In at least one embodiment, the carrier member is of a resilient construction. That member is then resiliently or elastically distorted upon positioning on the human skull so as to provide the force for the grip members to grippingly engage and shift the skin. After having engaged the skin as previously described and the skin has shifted, the carrier member remain static.

In one embodiment, the carrier member is a curved carrier strip for extending over the top of the cranium region of the skull. That carrier strip has opposed end regions which are positioned immediately above a wearer's ears during device use.

In this embodiment, the grip means include at least one grip member located adjacent each carrier strip end region.

In another embodiment, the carrier member is a carrier band for extending entirely laterally about the skull immediately above a wearer's ears. In this embodiment, the carrier band may be adjustable in length to accommodate skulls of various sizes. With this carrier member, the grip means includes in at least one embodiment a series of grip members provided in spaced relation along the carrier band. Each such grip member includes a body having an open ended slot through which the carrier band passes to mount the grip member on the carrier band.

In one embodiment, the grip means is movable relative to the carrier member for adjusting the location at which the grip means engage and applies force to the skin.

In at least one embodiment, the grip means includes an array of closely spaced apart projections having terminal ends which engage the skin and through which the upwardly directed force is applied, during device use. Those projections, in one embodiment are angled so as to extend in a generally upward direction at least adjacent the terminal ends, during device use. Each projection may be bent along its length so as to extend in a generally upward direction adjacent the terminal end thereof. Moreover, those projections may be short, stiff bristles having blunt terminal ends.

The following description refers to preferred embodiments of the device of the present invention. To facilitate an understanding of the invention, reference is made in the description to the accompanying drawings where the device is illustrated in preferred embodiments. It is to be understood that the device is not limited to the preferred embodiments as hereinafter described and as illustrated in the drawings.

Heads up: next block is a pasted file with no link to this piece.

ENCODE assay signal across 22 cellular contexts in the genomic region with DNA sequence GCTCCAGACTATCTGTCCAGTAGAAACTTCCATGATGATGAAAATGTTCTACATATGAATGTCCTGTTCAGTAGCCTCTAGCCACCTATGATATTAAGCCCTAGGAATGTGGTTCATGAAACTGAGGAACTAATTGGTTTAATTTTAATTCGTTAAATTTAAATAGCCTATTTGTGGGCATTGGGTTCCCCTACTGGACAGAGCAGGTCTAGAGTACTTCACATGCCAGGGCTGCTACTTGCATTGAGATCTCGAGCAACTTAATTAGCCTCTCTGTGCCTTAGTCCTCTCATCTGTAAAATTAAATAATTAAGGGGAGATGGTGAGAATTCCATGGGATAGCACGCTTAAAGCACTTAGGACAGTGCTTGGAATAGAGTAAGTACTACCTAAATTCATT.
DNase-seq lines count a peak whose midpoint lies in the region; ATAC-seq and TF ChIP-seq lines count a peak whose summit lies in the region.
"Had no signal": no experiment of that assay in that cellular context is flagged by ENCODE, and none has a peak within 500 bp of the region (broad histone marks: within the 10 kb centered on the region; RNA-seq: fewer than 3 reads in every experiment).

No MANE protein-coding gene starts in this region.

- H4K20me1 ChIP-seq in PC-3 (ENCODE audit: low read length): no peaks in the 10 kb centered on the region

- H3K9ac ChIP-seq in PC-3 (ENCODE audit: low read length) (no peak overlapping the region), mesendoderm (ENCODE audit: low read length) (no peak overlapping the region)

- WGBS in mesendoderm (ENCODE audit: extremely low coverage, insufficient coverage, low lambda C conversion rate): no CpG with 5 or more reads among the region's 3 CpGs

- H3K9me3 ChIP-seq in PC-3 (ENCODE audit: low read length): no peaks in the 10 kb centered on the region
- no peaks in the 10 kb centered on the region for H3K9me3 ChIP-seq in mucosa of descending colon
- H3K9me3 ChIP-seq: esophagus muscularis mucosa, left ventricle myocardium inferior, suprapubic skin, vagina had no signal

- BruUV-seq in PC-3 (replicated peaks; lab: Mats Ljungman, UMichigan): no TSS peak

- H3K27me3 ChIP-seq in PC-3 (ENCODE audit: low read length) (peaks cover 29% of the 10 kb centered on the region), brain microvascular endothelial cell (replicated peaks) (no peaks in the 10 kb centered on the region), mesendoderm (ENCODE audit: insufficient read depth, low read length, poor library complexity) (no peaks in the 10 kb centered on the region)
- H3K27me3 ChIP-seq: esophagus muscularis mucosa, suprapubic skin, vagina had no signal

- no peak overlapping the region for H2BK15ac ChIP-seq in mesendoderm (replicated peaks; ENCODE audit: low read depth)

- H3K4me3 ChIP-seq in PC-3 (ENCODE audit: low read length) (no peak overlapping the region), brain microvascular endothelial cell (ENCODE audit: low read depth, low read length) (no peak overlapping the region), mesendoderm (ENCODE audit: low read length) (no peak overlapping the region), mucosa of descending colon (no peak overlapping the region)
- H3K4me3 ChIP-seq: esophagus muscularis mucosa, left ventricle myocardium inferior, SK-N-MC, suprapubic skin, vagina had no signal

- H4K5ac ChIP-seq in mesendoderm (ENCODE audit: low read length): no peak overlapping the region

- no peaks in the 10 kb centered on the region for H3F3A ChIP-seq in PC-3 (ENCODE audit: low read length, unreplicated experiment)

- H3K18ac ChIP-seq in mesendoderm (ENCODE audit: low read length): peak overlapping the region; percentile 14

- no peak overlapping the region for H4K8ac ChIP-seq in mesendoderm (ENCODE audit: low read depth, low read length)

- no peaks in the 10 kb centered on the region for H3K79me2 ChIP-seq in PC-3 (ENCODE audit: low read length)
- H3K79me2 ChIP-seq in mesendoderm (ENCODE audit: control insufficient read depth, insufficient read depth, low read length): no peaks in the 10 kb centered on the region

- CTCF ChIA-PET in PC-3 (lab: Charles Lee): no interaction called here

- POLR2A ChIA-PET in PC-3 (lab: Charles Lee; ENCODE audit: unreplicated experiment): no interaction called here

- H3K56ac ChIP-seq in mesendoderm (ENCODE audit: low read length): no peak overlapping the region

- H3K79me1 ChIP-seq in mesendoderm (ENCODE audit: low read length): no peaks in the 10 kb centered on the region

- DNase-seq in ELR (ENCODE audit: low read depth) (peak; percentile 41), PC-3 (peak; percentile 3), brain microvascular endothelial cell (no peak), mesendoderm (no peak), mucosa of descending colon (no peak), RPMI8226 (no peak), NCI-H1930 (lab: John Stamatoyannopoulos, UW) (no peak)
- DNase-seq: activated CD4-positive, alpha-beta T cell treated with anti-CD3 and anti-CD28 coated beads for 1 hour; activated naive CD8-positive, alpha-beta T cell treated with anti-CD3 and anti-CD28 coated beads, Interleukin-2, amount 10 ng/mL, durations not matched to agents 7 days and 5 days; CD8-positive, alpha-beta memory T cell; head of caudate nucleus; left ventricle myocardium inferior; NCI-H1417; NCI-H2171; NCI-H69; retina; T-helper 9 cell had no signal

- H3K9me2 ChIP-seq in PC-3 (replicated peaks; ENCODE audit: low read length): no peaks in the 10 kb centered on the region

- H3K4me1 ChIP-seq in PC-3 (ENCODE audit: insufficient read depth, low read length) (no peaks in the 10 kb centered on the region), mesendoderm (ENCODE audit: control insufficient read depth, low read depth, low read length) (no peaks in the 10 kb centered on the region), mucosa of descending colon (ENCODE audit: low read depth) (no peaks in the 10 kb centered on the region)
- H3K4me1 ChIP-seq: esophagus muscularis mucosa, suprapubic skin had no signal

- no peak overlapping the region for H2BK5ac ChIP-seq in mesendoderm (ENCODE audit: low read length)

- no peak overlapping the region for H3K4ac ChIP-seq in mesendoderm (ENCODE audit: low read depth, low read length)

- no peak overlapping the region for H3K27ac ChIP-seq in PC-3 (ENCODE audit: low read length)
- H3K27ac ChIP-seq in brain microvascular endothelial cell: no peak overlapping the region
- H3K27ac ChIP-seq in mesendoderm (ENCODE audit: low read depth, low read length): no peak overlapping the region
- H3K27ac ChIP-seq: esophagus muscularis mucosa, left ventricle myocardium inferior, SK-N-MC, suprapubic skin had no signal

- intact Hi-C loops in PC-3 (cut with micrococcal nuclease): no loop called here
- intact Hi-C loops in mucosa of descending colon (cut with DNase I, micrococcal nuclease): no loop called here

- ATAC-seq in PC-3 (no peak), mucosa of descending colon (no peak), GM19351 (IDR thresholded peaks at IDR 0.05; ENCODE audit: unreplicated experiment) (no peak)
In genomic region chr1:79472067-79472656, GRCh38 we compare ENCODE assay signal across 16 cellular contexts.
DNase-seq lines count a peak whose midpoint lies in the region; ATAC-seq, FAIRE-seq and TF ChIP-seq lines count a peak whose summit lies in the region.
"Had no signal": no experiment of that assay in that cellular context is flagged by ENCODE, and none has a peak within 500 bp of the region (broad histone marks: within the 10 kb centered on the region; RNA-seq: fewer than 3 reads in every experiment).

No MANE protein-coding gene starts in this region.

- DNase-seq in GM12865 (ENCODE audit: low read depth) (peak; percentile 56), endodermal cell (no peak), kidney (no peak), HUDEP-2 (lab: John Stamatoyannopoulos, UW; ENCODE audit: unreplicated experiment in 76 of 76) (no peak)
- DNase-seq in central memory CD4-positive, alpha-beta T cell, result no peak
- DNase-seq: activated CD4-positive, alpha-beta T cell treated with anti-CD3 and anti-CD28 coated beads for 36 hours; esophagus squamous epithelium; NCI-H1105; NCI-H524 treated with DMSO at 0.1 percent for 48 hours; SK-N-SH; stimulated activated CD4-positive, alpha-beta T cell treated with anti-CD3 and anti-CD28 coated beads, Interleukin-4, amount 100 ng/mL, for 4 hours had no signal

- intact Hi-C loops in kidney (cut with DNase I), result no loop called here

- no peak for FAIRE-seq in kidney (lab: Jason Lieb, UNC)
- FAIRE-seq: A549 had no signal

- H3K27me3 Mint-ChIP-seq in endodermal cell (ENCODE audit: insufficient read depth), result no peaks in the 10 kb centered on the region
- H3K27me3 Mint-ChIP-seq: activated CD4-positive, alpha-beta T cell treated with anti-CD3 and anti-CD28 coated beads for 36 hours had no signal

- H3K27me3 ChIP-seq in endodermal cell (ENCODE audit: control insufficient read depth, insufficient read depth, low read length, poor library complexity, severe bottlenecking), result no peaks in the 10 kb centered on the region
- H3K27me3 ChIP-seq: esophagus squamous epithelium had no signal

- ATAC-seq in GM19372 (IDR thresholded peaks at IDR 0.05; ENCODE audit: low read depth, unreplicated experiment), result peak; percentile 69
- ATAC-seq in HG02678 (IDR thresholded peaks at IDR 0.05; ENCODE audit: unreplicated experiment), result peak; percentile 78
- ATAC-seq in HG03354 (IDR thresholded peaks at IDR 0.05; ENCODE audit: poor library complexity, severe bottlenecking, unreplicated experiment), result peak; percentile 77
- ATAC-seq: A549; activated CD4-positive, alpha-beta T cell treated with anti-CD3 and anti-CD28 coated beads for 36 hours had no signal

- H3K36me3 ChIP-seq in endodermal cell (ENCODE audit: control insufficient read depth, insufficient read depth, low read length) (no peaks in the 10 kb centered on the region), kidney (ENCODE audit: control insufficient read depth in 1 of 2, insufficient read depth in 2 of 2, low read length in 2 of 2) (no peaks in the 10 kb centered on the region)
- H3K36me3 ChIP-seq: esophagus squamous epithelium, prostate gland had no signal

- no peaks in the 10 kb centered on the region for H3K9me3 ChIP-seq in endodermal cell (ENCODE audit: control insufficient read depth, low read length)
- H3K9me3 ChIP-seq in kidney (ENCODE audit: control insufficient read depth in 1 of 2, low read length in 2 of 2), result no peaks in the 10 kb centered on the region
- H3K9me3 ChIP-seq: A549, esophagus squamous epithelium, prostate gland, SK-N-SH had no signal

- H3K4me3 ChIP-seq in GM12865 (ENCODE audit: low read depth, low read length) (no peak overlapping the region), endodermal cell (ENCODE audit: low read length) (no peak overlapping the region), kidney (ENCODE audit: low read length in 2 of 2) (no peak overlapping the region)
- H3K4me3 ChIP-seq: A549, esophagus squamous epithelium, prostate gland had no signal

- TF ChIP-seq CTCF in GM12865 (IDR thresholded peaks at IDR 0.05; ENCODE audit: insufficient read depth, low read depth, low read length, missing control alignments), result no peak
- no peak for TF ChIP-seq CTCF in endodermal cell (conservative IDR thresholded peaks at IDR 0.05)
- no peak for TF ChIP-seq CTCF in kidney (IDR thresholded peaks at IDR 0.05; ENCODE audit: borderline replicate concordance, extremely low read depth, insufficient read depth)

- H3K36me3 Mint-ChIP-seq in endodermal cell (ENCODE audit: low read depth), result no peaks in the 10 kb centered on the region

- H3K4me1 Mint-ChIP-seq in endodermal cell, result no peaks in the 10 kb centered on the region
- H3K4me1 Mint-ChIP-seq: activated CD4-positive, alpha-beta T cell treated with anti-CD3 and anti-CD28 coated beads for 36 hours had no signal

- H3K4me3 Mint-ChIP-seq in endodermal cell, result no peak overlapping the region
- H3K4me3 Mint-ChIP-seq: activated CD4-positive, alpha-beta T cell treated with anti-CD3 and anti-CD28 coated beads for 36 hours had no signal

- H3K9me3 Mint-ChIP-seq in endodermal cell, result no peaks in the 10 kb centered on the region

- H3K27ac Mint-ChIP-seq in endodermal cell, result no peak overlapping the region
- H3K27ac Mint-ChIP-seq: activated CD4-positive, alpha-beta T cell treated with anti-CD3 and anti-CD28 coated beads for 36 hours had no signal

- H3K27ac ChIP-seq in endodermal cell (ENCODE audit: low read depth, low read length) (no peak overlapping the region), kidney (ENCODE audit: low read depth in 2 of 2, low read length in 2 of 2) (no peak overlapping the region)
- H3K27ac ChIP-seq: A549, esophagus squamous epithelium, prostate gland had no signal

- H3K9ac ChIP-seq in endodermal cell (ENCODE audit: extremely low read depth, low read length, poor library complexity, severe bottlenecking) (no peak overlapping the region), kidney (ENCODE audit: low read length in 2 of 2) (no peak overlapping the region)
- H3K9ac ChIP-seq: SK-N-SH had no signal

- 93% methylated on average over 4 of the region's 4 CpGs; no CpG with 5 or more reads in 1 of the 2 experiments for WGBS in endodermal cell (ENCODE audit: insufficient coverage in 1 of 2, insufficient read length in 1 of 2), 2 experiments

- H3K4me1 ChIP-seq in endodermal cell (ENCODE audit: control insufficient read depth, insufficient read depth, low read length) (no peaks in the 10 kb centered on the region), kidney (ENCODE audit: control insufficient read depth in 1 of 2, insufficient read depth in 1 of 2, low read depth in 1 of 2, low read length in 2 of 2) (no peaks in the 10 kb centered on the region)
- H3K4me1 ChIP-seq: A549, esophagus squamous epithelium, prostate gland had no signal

BRIEF DESCRIPTION OF THE DRAWINGS

In the drawings (where identical reference numerals identify the same or like components):

FIG. 1 is a perspective view of the device according to one preferred embodiment of the present invention;

FIG. 2 is a perspective view of the device according to another preferred embodiment of the present invention; and,

FIG. 3 is a perspective view of one grip member forming part of the device of FIG. 2.

DESCRIPTION OF THE PREFERRED EMBODIMENTS

Referring initially to FIG. 1 there is generally shown device 1. That device 1 is worn on a human head (not shown) in the manner of headphones or ear muffs, although will be located above the wearer's ears.

Device 1 includes elongate carrier member 2 in the form of carrier strip 3 having spaced end regions 4 at which grip members 5 are located. Strip 3 is curved in this embodiment to extend over the cranium region of a skull when being worn.

Carrier strip 3 may be formed in one (not shown) or more (as shown) pieces and is composed of metal or plastic or other resilient material, the material having sufficient resilient stiffness to enable grip members 5 to engage and apply an upwardly directed force to the skin. In this embodiment, during device use carrier strip 3 is distorted by pulling grip members 5 away from one another, thus resiliently stressing carrier strip 3, so that the skull can be positioned therebetween for gripping the .skin at opposing locations. In use, carrier strip 3 will extend over the cranium region of the skull so that end regions 4 are located immediately above respective ears of the wearer. With this arrangement forces applied to the skull skin through grip members 5 tend to draw the skin from about the ears more up onto the cranium region. That skin is generally loose and may form into small folds or shallow creases over the cranium region.